Teething is considered part of the growth in babies. When the growing teeth push through the gums, it is teething, which is usually seen between the age of 6-9 months.
The baby may feel irritated or frustrated during this stage and dribbles saliva or wants to chew something. To improve symptoms of teething, few measures can be taken.
The teeth are grown in stages throughout the gums. Milk teeth develop in the womb itself when the baby is growing. Teeth grow throughout the gums when the baby is 6-9 months old, which may be early or even late in some babies.
Special chemicals are released by the body when the teeth grow by which gums separate, allowing the teeth to grow. When the child is 21/2 – 3 years old, a complete set of first teeth grows. The lower front teeth grow first, followed by the top middle teeth, and the rest of the teeth grow over the following months.
Symptoms of Teething
Symptoms of teething may vary between children and babies. Teething has mild symptoms for most babies, while some of them have painful teething which may last longer.
Many days or even weeks before the tooth breaks through the gum, teething symptoms frequently start to appear. Common teething signs and symptoms include:
- Swollen and red gums.
- Rubbing the ear closest to where the tooth is erupting.
- Red flushed face or cheek.
- Dribbling more than usual.
- Generally being more unsettled.
- Waking more in the night.
- Biting, chewing, or sucking more.
Teething will not cause the baby to become ill. Teething may also cause diarrhea, due to which there will be changes in the stools at this time, and teething may also cause a rise in temperature. If your baby or child is experiencing fever, diarrhea, or other symptoms of illness, you should take them to the Paediatrician to rule out any underlying conditions, including ear, urinary, or chest infections.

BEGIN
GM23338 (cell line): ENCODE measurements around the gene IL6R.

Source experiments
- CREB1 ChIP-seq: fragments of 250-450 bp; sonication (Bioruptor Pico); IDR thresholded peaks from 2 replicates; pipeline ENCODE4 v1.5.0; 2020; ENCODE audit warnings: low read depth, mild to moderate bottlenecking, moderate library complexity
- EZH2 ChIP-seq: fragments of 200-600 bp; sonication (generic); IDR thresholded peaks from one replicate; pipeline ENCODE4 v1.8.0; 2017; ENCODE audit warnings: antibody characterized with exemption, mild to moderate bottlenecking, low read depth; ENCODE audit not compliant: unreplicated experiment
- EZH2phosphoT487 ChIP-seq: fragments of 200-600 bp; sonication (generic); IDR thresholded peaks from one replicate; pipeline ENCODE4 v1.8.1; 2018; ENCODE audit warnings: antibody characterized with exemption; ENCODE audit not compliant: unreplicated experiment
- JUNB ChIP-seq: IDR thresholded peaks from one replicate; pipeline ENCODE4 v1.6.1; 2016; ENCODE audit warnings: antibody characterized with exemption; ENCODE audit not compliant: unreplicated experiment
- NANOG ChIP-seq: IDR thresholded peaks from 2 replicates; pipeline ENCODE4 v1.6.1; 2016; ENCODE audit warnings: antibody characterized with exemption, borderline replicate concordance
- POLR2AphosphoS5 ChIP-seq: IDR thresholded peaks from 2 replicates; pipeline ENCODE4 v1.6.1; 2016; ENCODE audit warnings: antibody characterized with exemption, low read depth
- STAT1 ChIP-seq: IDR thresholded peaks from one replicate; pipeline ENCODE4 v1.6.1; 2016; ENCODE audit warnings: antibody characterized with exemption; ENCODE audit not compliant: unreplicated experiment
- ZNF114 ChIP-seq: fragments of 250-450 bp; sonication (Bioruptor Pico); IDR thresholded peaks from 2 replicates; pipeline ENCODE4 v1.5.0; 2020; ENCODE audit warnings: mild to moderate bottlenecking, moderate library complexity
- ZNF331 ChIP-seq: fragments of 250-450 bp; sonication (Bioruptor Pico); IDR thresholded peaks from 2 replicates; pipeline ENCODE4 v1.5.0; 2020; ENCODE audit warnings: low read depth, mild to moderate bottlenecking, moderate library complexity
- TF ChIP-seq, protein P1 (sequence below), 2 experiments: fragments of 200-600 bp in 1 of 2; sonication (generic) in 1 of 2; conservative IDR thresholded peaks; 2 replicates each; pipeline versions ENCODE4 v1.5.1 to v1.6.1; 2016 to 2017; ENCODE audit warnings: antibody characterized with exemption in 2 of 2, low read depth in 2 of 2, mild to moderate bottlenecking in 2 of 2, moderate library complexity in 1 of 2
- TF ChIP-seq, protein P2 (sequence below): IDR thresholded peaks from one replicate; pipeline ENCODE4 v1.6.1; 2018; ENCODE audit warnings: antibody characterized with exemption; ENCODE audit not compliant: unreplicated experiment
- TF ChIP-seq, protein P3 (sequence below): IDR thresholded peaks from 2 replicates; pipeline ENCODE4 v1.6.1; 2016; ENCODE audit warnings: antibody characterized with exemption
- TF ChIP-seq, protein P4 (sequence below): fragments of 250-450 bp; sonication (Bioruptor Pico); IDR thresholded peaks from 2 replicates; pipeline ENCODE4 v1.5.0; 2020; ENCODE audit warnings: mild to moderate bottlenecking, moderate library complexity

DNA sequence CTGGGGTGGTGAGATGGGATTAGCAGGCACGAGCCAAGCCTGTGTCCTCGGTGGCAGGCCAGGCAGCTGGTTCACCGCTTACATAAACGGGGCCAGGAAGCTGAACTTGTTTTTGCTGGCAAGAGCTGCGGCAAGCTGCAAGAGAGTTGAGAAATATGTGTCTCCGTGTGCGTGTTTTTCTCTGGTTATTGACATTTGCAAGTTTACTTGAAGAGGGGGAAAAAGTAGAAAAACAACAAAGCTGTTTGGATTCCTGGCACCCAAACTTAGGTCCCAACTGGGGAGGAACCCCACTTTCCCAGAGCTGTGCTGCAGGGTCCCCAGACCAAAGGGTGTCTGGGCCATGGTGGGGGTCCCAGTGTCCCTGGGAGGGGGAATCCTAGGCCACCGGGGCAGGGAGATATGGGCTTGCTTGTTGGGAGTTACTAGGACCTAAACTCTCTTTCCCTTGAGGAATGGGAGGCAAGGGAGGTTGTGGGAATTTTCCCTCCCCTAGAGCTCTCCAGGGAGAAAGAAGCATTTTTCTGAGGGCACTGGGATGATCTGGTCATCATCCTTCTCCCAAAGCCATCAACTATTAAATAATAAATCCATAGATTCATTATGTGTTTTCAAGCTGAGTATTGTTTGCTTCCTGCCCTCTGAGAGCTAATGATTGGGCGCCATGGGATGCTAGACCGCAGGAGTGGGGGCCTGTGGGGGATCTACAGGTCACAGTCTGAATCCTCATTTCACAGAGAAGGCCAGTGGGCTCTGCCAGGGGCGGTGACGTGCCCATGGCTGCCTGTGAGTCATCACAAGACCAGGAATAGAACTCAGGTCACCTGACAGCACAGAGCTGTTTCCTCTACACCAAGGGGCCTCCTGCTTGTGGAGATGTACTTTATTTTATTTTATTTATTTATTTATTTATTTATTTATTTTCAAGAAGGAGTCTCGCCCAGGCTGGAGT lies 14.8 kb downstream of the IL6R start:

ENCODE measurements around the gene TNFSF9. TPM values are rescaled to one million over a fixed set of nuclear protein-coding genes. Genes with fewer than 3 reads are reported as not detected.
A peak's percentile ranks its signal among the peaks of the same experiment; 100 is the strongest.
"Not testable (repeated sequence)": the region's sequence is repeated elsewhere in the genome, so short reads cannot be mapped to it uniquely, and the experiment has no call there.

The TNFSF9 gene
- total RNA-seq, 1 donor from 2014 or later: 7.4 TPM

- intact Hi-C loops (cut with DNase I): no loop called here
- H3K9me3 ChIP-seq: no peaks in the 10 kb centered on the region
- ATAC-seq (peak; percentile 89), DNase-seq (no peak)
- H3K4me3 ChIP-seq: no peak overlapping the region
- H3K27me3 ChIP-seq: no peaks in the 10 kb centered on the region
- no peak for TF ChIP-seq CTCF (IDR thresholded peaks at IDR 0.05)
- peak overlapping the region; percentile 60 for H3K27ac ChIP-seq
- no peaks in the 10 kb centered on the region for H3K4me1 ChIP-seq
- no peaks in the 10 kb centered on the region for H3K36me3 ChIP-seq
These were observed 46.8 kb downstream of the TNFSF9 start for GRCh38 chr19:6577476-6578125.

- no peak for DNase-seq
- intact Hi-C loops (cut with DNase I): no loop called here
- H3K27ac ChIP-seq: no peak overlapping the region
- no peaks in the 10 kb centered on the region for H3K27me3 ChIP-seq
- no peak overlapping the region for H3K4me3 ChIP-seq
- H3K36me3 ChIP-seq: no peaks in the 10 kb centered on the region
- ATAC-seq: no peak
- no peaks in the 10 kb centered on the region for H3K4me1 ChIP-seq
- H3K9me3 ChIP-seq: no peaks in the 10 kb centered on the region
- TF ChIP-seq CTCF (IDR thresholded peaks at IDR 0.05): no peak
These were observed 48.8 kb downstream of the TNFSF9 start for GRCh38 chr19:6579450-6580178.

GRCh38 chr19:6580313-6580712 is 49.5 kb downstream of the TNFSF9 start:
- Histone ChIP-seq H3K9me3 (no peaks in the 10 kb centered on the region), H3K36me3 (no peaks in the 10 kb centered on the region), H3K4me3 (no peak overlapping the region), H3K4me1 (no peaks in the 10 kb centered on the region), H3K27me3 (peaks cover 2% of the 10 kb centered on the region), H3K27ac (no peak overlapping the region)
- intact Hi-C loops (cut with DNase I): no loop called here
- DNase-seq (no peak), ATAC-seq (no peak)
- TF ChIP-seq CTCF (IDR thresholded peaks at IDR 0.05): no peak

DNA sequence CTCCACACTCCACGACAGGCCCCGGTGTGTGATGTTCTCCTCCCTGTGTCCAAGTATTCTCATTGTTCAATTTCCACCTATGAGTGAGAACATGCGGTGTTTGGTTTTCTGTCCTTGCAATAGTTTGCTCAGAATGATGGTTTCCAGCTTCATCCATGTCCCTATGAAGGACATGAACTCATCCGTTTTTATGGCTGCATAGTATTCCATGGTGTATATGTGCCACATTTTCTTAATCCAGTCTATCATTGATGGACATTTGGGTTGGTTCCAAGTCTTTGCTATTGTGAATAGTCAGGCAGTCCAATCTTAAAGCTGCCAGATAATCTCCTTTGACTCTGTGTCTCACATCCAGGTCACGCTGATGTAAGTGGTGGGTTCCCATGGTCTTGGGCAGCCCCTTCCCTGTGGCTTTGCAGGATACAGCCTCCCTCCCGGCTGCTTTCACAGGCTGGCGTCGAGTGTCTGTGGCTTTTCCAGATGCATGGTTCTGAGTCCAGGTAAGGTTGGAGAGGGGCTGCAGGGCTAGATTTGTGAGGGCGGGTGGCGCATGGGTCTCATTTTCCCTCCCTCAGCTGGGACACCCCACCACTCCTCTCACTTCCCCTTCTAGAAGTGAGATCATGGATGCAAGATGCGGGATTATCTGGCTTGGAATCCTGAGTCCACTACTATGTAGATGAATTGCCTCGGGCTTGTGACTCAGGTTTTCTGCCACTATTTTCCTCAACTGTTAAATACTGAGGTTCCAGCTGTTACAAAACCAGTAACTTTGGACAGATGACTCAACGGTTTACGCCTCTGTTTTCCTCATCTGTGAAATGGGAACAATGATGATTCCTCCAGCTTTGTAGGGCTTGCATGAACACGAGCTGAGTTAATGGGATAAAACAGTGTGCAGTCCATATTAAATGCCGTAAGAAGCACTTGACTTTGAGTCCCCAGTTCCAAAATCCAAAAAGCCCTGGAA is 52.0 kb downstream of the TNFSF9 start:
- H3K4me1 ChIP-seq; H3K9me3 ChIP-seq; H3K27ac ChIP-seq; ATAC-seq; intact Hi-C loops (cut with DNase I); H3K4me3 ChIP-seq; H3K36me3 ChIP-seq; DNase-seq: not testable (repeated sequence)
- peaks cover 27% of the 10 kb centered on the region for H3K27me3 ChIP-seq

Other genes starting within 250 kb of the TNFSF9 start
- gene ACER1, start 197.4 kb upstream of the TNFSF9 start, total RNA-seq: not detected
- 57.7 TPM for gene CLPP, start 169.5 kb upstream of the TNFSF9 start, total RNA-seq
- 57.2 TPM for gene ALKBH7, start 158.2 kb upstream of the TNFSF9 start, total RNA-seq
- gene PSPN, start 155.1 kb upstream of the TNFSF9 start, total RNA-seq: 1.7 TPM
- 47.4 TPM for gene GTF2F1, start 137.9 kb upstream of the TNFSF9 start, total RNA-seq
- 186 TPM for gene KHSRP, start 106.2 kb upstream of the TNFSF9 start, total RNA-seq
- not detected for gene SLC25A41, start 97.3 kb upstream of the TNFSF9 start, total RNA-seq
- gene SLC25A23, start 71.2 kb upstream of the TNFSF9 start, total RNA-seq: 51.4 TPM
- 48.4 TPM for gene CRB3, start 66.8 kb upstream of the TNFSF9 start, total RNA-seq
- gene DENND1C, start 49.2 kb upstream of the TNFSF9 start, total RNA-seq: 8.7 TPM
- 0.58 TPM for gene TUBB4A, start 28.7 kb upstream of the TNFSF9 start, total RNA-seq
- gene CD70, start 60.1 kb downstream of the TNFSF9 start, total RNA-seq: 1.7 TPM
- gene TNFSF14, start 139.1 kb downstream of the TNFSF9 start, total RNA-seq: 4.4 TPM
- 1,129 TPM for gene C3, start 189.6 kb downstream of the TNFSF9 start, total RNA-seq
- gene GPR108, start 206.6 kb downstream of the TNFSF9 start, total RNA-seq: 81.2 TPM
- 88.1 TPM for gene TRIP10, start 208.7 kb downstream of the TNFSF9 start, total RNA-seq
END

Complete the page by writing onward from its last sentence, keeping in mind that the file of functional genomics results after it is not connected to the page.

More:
Treatment For Teething
Many babies or children have minimal or do not have any symptoms during teething. So there will be no treatment.
For those children who have symptoms:
- To ease the pain, gentle rubbing over the gum will be helpful. Most of the children bite on a clean and cool object like a chilled teething ring or a wet, clean, cold flannel, as they find that soothing. Chewing chilled vegetables and fruits may help. Rusks or biscuits should be avoided as they contain sugar.
- Pain medications: Giving medicines like paracetamol in doses as prescribed by Paediatricians may help children with pain.Complementary treatments like herbal teething powder may not be helpful for teething.
- Teething gels: Teething gels with local anesthesia or mild antiseptic are available
Follow the manufacturer’s instructions clearly if you choose to use these gels.